Official websites use .gov
A .gov website belongs to an official government organization in the United States.

Secure .gov websites use HTTPS
A lock ( ) or https:// means you’ve safely connected to the .gov website. Share sensitive information only on official, secure websites.

Atmospheric Chemistry, Carbon Cycle and Climate (AC4) logo

Measurements of Atmospheric 02/N2, Ar/N2 and CO2 Abundances in Relation to Carbon Cycling, Ocean Biogeochemistry and Global Change

The goal of the project is to continue and expand time series measurements of O2/N2 and Ar/N2 ratios and CO2 concentration at stations maintained by the Scripps O2 project. These measurements will enable refined estimates to be made of land and ocean carbon sinks and provide benchmark tests for models depicting the response of ocean biogeochemistry to changing climate on a range of time scales, extending from seasonal, El Nino, to multi-decadal. The measurements are also relevant for quantifying the global loss of O2 from the oceans, or �??deoxyenation�?� and for detecting changes in ocean ventilation and production associated with warming-induced stratification that may influence future deoxygenation. The measurement may enable improved atmospheric inversions that take account of processes internal to the ocean influencing carbon dioxide. The measurements have strong synergistic relationship to measurements by the carbon cycle group of the NOAA Global Monitoring Division, the Argo float program, to measurements made as part of the HIAPERS Pole-to-Pole (HIPPO) mission to survey the distribution of long-lived atmospheric tracers related to carbon dioxide, and to the Scripps CO2 program. The primary proposed activity involves sustaining ongoing time series at a global array of nine stations extending from the Arctic to the Antarctic along a (mostly) Pacific transect. It is proposed that three new sites be added to the flask network. Two of these new sites (Barrow and Macquarie Island) will sustain time series initiated by the Princeton atmospheric O2 program which would otherwise end in January, 2010 because of the planned termination of the Princeton O2 program. A third new site (Greenland Summit) is proposed based on its strategic location and the ease at which logistical support is provided from within the U.S. An integrally related activity involves the assessment and reduction of systematic errors which may impact the ongoing measurements or the merging with these measurements with measurements of other programs. The propject supports interpretive activities related to detecting and reporting such errors. Specifically, the project supports activities to reduce errors, and enables the Scripps O2 program to continue its central role in an international intercalibration effort for O2 measurements, as endorsed by the World Meteorological Organization. Finally, the project supports collaborative interpretive activities with investigators at other institutions to develop methods for incorporating O2/N2 measurements into atmosphere/ocean inversions for detecting trends in land and ocean sinks on decadal time scales.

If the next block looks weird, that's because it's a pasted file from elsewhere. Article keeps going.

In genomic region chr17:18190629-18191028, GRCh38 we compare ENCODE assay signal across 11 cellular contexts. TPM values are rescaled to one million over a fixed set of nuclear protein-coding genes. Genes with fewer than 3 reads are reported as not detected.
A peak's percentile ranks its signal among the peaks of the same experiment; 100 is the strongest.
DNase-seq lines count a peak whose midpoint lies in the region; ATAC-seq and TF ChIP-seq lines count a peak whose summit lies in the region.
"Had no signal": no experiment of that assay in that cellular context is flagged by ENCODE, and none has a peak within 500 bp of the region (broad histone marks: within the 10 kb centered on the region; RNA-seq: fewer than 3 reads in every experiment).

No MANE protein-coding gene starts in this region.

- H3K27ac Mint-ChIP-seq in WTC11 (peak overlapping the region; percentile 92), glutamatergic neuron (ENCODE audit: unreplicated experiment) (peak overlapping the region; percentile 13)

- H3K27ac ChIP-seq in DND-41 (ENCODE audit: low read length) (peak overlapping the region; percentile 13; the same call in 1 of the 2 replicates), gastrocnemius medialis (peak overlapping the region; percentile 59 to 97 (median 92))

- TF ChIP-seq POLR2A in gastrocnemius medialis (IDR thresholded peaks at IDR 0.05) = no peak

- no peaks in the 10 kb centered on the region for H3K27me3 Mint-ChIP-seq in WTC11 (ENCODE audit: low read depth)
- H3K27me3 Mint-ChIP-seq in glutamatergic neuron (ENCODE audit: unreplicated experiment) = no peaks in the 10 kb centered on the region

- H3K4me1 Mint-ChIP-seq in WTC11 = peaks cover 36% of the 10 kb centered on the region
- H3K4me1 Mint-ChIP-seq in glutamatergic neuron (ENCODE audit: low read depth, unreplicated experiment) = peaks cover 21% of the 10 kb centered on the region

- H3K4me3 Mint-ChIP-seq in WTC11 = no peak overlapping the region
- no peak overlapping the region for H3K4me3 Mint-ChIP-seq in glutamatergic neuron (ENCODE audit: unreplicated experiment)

Scroll to Top